I admit it - I'm a Google junkie! As a high tech marketer, I've used Google for most of my career to uncover things. So it occurred to me to try and use Google to help answer the question at hand - is BBM perceived to be significantly more secure than WhatsApp? If it is, BBM could steal away just enough users to make a difference in its rate of growth in the near term.
On the face of it, it's not such a novel idea to type two things into Google and see which is more popular (or unpopular, as the case may be) based on the number of page results. But raw page result numbers could be deceiving in this case because of the big disparity in numbers of users; more users equals more searches.
So instead of measuring search results themselves, it occurred to me that Google's handy Autocomplete feature might provide some more reliable insight into the bias of the users. Autocomplete is essentially a window into the minds of Google searchers. Simply put, it will automatically fill in the most popular search terms that typically follow an initial entry of text.
I first tried this with the phrase "WhatsApp Security…"
I then tried it with BBM
The results are very telling. Whereas Google users interested in WhatsApp security seem primarily focused on "concerns", "issues", and "breaches", BBM searchers more benignly inquire about "questions", "features", and "android". Googlers are clearly worried about WhatsApp security, but the question is, how worried are they?
So I conducted search result numbers comparisons for the following searches:
"[PRODUCT NAME] concerns"
"[PRODUCT NAME] risks"
"[PRODUCT NAME] issues"
"[PRODUCT NAME] holes"
"[PRODUCT NAME] breaches"
I urge you to conduct these searches yourself, substituting WhatsApp and BBM for "[PRODUCT NAME]".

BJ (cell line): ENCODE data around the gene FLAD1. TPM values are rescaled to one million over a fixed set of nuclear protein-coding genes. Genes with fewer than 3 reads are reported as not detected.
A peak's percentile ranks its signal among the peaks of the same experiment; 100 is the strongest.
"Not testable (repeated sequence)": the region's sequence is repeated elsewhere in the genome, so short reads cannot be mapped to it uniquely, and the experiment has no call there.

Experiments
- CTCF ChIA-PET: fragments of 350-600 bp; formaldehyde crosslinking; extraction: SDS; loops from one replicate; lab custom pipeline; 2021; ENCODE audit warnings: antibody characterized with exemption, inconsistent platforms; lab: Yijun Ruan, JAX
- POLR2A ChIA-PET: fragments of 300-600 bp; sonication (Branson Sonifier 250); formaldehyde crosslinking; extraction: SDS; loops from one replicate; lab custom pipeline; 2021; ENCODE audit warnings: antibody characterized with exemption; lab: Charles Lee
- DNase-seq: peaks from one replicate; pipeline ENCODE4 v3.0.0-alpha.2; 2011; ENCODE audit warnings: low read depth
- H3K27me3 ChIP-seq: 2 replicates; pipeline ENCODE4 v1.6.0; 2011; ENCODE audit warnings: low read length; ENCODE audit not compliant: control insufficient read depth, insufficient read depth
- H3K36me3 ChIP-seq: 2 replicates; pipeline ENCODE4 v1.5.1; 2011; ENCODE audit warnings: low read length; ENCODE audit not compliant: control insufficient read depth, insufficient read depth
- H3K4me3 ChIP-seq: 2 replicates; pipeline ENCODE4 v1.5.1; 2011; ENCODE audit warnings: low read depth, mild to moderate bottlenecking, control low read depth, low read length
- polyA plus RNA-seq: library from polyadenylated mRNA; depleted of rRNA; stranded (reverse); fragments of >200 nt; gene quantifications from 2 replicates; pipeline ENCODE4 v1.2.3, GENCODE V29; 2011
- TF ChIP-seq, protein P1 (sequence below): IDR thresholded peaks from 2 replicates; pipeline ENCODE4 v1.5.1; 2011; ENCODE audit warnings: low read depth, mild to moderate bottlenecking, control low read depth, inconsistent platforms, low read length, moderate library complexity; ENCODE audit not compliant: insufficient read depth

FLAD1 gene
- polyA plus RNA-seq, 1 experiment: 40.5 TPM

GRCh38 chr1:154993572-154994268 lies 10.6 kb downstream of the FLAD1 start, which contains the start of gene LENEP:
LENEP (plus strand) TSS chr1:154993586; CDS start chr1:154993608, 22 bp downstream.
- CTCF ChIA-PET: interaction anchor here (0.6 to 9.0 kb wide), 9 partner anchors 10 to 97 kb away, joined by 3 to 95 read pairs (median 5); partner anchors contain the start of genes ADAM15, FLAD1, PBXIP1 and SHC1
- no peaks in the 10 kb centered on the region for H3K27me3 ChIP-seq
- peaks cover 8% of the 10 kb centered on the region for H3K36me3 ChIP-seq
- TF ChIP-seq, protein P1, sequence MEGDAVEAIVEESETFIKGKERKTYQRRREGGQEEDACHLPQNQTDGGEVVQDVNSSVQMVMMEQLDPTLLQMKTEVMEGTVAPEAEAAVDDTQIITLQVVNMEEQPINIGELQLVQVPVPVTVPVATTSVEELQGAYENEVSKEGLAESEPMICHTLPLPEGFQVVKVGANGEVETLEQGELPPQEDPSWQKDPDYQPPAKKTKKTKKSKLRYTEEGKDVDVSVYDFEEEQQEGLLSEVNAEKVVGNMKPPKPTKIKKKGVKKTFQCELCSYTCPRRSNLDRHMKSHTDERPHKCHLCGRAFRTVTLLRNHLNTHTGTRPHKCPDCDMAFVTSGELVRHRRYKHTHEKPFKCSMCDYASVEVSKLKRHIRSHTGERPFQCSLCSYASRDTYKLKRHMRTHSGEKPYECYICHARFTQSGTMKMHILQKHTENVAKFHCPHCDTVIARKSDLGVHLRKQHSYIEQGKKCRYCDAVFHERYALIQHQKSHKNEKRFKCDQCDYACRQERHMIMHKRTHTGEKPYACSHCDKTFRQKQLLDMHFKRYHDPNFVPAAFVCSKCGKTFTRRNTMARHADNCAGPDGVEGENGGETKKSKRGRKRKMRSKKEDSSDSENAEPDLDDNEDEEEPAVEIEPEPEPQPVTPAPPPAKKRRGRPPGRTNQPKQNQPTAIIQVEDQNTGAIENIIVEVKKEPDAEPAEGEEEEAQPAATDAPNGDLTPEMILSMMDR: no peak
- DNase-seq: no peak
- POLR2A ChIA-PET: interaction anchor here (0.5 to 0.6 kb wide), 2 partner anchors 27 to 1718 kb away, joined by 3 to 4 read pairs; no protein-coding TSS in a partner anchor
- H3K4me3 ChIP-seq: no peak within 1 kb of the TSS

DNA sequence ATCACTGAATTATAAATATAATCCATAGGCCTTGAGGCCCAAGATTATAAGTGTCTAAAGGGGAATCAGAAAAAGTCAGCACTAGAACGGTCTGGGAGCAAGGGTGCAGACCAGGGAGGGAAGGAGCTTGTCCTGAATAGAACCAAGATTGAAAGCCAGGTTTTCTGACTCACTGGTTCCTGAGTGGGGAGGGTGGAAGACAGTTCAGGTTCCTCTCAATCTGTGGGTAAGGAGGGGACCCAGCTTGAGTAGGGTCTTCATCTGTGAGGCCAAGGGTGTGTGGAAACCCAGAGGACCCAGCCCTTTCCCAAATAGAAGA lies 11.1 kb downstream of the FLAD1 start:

While I was able to quantify a significantly higher number of negative stories and other content for WhatsApp, I could not reliably control for any error introduced by the disparity in user numbers. But when you dive into the actual page results, you'll see what I mean.
I believe the acquisition will give security-conscious WhatsApp users an opportunity to re-evaluate their loyalty to the service, and if they use Google or other search engines to do their homework, their security concerns may be heightened, as will their proclivity to switch to more secure platforms.
Given BBM's reputation for strong security, I believe this will help increase BBM adoption, but more importantly, bolster BBM's reputation as the secure mobile messaging platform of choice. The heightened visibility and positive perception of BBM should increase the enterprise value of BlackBerry itself, thus contributing to the trend of a higher share price in the near and intermediate term.
Facebook, which I am also long, should not, in my opinion, suffer any share price deterioration from this, as new and younger WhatsApp users added in the normal course of business will almost certainly eclipse any user attrition among older, more business-savvy users concerned with security. I'm no mobile advertising expert, but I'd rather have 100 15 to 18-year old users clicking on music ads than 100 Gen-x'ers or even early Millennials clicking on email. BlackBerry might have a different view of this depending on their monetization plans for BBM, and this makes things all the more interesting!
Disclosure: I am long BBRY, FB. I wrote this article myself, and it expresses my own opinions. I am not receiving compensation for it (other than from Seeking Alpha). I have no business relationship with any company whose stock is mentioned in this article.
Disclaimer: Please do your own due diligence before investing.